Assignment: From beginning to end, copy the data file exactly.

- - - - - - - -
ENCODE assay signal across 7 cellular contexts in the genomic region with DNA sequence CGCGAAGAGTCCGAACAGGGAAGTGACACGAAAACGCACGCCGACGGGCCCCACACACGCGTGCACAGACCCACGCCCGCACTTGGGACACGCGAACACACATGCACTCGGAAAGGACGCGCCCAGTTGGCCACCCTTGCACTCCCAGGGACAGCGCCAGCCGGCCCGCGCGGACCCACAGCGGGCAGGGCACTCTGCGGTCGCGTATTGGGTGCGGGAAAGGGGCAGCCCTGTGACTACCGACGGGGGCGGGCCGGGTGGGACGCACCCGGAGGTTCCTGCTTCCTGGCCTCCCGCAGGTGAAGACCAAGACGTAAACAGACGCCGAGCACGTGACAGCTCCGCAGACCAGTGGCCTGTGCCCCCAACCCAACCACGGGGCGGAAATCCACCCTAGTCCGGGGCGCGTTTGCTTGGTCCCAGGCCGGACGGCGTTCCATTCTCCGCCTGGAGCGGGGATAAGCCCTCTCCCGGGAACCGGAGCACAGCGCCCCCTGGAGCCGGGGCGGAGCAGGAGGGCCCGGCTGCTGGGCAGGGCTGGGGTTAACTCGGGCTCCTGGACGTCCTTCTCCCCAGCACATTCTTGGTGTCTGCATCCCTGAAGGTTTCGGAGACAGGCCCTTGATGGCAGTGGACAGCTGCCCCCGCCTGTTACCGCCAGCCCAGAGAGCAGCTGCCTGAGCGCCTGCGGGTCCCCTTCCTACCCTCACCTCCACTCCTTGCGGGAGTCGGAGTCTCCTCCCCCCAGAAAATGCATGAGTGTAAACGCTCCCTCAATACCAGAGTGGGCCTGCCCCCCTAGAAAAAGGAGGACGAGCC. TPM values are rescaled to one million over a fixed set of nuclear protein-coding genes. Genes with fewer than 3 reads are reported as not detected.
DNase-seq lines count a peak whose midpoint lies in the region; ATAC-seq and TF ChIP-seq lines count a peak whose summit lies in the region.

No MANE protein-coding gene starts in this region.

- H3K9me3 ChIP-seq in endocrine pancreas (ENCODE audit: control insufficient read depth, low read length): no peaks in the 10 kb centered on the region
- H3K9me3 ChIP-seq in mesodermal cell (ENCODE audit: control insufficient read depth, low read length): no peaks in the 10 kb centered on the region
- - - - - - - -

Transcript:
ENCODE assay signal across 7 cellular contexts in the genomic region with DNA sequence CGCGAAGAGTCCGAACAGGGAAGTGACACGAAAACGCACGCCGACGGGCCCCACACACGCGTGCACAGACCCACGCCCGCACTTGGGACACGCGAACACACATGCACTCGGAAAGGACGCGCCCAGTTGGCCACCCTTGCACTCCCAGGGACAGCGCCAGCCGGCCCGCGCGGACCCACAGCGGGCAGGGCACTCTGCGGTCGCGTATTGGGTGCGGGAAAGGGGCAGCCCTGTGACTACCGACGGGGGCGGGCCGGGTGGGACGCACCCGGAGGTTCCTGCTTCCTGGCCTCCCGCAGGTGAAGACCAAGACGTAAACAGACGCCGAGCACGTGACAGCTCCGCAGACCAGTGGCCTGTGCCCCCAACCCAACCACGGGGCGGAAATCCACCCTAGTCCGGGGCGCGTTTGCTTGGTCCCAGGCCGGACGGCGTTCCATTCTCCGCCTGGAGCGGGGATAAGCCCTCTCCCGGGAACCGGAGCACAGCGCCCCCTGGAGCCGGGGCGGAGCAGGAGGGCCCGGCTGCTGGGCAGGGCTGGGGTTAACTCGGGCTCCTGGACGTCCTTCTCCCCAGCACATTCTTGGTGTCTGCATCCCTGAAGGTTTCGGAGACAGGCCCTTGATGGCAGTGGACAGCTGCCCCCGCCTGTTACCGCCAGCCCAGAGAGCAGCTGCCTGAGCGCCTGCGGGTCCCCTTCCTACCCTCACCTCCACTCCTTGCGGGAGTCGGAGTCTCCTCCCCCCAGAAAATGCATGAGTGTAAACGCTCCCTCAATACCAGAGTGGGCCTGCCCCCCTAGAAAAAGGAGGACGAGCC. TPM values are rescaled to one million over a fixed set of nuclear protein-coding genes. Genes with fewer than 3 reads are reported as not detected.
DNase-seq lines count a peak whose midpoint lies in the region; ATAC-seq and TF ChIP-seq lines count a peak whose summit lies in the region.

No MANE protein-coding gene starts in this region.

- H3K9me3 ChIP-seq in endocrine pancreas (ENCODE audit: control insufficient read depth, low read length): no peaks in the 10 kb centered on the region
- H3K9me3 ChIP-seq in mesodermal cell (ENCODE audit: control insufficient read depth, low read length): no peaks in the 10 kb centered on the region